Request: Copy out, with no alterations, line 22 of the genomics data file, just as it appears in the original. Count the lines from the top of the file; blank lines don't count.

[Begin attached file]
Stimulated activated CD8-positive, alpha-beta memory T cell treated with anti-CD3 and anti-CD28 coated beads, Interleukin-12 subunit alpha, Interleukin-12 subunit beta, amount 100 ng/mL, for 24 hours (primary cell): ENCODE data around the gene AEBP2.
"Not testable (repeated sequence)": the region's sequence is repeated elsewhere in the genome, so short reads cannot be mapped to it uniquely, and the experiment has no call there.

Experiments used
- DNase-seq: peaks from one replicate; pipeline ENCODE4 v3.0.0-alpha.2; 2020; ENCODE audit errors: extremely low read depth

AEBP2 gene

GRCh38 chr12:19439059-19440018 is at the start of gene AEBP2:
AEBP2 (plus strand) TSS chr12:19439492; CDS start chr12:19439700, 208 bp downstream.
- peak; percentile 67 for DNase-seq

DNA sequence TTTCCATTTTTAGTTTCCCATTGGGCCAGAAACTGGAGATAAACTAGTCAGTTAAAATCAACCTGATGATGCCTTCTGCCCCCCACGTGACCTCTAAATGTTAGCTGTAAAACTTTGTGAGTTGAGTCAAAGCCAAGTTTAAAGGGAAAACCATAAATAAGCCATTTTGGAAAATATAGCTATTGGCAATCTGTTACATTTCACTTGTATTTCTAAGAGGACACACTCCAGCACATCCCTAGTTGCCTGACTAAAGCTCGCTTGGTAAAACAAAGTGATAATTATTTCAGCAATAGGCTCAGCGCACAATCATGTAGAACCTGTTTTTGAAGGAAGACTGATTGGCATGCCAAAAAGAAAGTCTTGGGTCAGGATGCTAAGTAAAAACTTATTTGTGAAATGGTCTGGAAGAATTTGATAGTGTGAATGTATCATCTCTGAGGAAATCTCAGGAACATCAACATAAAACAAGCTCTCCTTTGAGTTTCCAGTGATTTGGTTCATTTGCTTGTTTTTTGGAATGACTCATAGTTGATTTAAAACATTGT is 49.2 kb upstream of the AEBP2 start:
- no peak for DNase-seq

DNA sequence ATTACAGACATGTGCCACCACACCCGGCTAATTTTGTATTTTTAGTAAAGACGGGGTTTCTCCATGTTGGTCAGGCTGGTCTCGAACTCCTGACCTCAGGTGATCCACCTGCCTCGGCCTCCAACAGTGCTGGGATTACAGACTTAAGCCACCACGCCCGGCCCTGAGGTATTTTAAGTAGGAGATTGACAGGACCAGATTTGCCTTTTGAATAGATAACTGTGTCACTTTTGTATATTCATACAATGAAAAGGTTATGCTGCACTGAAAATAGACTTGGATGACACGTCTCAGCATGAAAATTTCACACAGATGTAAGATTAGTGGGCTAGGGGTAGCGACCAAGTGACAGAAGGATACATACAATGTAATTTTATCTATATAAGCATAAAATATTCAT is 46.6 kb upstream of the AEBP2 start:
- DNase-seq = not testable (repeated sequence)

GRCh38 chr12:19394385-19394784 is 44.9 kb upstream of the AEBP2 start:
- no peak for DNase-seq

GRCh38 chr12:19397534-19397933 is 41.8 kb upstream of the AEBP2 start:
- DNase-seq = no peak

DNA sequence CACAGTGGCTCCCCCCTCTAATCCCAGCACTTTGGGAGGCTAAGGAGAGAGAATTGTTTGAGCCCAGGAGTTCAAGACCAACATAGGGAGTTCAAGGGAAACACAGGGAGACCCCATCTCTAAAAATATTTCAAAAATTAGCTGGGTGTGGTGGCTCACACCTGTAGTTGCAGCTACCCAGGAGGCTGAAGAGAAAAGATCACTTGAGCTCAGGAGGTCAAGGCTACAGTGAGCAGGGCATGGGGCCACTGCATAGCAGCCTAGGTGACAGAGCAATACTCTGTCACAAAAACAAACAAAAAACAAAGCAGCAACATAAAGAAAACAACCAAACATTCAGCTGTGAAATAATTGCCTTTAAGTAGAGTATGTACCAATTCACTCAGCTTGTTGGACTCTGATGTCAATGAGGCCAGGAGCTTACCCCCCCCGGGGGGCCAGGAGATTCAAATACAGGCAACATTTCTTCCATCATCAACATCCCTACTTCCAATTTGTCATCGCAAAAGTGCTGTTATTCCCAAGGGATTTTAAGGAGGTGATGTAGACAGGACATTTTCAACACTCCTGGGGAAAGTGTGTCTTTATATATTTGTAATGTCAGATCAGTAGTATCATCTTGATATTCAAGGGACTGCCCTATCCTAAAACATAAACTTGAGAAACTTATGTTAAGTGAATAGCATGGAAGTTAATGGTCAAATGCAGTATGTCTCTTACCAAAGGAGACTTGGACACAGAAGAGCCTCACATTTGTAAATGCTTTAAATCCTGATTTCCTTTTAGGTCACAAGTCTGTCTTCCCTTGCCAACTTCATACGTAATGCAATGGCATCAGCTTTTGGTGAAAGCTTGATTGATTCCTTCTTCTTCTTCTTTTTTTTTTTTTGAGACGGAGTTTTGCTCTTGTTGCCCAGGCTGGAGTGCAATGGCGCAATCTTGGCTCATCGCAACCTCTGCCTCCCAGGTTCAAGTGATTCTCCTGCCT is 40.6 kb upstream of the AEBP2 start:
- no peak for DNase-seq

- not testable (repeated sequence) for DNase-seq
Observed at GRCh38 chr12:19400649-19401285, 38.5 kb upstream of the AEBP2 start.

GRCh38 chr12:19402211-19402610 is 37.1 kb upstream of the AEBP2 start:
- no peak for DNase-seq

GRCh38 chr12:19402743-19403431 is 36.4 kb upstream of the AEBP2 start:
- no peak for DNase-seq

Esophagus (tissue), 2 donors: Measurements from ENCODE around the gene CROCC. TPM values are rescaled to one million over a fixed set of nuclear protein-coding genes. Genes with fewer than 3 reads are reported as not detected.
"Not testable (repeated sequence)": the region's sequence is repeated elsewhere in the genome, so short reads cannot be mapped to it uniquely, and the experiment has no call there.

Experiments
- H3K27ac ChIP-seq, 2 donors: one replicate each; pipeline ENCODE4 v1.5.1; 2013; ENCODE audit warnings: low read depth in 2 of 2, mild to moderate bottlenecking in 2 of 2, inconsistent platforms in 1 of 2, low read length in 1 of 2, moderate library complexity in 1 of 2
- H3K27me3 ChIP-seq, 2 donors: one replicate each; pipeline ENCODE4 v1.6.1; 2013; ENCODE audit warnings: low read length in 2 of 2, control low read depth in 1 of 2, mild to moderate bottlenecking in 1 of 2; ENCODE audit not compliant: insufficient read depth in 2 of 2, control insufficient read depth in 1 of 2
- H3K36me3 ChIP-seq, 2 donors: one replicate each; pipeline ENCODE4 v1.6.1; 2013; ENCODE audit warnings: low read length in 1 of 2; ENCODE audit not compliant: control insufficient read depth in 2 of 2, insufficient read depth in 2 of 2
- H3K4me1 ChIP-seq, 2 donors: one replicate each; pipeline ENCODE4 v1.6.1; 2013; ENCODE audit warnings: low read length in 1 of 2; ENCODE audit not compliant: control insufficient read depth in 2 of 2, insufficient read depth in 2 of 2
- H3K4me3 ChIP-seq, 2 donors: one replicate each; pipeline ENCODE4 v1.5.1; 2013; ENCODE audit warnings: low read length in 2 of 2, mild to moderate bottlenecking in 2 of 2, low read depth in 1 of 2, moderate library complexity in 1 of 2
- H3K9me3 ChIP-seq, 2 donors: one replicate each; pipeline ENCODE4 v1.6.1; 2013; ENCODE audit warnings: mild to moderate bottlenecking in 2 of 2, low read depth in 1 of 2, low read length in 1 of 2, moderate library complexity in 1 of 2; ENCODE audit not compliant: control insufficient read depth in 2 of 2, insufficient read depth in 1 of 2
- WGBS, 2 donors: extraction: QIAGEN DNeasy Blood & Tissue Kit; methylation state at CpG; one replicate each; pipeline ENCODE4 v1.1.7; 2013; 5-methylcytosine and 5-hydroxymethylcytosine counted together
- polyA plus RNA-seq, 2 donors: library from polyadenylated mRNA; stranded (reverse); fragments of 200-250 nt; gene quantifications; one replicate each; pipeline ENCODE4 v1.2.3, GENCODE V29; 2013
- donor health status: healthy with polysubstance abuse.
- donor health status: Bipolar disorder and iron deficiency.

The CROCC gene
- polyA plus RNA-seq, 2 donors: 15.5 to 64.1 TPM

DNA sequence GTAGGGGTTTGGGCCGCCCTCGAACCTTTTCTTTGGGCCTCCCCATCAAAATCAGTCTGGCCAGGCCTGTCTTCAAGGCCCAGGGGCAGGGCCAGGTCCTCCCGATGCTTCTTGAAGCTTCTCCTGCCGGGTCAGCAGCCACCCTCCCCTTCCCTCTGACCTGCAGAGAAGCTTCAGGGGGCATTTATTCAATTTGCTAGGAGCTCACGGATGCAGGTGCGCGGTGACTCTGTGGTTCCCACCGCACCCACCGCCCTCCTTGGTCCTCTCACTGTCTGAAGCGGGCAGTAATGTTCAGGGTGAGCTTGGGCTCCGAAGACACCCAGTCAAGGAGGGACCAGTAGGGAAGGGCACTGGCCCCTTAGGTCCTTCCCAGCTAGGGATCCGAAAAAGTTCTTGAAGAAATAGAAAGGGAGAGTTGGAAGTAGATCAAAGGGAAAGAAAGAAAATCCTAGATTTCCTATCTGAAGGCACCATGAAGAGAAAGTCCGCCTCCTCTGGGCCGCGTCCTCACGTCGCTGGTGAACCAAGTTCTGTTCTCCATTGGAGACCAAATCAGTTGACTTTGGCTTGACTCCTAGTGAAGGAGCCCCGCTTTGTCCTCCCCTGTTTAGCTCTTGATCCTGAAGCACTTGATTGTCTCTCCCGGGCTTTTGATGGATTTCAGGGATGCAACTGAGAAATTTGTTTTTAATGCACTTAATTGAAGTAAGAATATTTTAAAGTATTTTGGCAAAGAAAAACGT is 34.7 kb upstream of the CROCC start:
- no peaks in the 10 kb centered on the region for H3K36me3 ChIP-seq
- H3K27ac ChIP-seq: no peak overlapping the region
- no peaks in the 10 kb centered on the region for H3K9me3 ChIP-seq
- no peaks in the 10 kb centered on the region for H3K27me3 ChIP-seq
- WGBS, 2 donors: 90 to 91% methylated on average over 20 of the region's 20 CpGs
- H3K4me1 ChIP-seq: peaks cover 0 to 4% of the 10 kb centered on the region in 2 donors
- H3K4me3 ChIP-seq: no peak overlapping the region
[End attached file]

- no peak for DNase-seq